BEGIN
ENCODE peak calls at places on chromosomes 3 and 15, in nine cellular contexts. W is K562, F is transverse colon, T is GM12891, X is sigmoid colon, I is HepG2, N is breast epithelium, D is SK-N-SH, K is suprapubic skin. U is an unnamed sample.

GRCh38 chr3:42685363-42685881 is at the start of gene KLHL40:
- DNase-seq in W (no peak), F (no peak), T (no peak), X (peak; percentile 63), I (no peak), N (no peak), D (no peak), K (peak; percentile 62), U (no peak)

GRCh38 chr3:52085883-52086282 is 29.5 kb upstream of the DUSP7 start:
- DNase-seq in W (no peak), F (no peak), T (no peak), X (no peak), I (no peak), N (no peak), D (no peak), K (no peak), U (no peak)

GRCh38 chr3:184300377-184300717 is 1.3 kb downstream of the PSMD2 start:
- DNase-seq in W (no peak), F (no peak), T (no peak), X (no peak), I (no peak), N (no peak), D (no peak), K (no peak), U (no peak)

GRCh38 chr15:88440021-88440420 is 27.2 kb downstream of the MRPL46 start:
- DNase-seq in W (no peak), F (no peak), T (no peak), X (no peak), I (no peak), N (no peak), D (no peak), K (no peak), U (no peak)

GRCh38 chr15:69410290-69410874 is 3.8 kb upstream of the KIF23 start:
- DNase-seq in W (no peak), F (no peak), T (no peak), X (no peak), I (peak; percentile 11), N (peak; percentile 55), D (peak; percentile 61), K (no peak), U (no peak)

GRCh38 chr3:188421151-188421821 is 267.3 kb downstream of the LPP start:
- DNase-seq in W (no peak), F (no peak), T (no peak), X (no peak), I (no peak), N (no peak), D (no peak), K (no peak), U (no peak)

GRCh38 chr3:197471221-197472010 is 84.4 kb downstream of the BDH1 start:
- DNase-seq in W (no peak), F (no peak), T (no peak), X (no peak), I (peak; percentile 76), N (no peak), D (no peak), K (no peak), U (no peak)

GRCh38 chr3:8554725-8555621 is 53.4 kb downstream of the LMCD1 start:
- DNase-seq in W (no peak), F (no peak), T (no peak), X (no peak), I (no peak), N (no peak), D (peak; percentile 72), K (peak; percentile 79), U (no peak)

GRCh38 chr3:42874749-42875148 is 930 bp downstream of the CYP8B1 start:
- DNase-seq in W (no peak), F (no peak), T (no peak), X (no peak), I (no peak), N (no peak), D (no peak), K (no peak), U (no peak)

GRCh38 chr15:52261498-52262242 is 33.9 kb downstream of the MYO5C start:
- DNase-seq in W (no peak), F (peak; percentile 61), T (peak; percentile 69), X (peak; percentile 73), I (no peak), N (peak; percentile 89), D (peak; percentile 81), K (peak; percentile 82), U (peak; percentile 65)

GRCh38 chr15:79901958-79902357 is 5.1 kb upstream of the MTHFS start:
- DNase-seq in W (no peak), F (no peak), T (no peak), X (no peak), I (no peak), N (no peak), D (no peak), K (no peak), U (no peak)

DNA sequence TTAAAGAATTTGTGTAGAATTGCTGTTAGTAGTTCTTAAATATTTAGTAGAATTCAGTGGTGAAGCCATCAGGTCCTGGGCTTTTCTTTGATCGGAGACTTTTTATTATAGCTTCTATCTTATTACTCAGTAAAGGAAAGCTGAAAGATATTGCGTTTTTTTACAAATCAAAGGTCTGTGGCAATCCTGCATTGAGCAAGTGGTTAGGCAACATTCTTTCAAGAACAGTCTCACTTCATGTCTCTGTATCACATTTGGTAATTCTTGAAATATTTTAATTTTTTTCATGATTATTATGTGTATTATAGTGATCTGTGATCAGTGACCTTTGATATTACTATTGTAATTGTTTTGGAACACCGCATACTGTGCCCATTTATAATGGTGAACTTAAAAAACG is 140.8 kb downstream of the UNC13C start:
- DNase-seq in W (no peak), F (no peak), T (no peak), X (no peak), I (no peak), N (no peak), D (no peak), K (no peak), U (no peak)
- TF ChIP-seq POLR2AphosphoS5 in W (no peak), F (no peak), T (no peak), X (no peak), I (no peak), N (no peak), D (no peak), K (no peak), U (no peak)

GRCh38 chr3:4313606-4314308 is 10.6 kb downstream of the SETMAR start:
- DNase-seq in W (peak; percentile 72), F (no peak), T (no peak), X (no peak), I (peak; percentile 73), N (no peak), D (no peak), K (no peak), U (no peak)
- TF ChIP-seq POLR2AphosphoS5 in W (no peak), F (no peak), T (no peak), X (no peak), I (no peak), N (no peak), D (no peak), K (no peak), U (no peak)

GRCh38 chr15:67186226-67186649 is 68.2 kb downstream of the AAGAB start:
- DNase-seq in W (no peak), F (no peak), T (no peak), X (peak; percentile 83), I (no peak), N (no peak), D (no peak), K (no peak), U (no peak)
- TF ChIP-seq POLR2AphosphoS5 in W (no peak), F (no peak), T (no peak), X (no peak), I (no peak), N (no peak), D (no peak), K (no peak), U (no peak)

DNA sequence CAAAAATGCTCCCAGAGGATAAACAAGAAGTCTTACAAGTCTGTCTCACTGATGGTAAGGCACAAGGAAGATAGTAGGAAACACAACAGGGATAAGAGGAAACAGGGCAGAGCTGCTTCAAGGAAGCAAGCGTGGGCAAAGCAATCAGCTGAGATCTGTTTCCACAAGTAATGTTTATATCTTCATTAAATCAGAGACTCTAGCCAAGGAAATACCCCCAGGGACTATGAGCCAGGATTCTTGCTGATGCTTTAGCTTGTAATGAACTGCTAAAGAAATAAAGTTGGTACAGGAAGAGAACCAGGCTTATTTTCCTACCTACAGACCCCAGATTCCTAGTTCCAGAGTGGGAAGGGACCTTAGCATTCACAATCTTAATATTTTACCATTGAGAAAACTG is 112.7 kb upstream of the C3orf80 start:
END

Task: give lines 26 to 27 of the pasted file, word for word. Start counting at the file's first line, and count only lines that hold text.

- TF ChIP-seq POLR2AphosphoS5 in W (no peak), F (no peak), T (no peak), X (no peak), I (no peak), N (no peak), D (no peak), K (no peak), U (no peak)

GRCh38 chr3:4313606-4314308 is 10.6 kb downstream of the SETMAR start: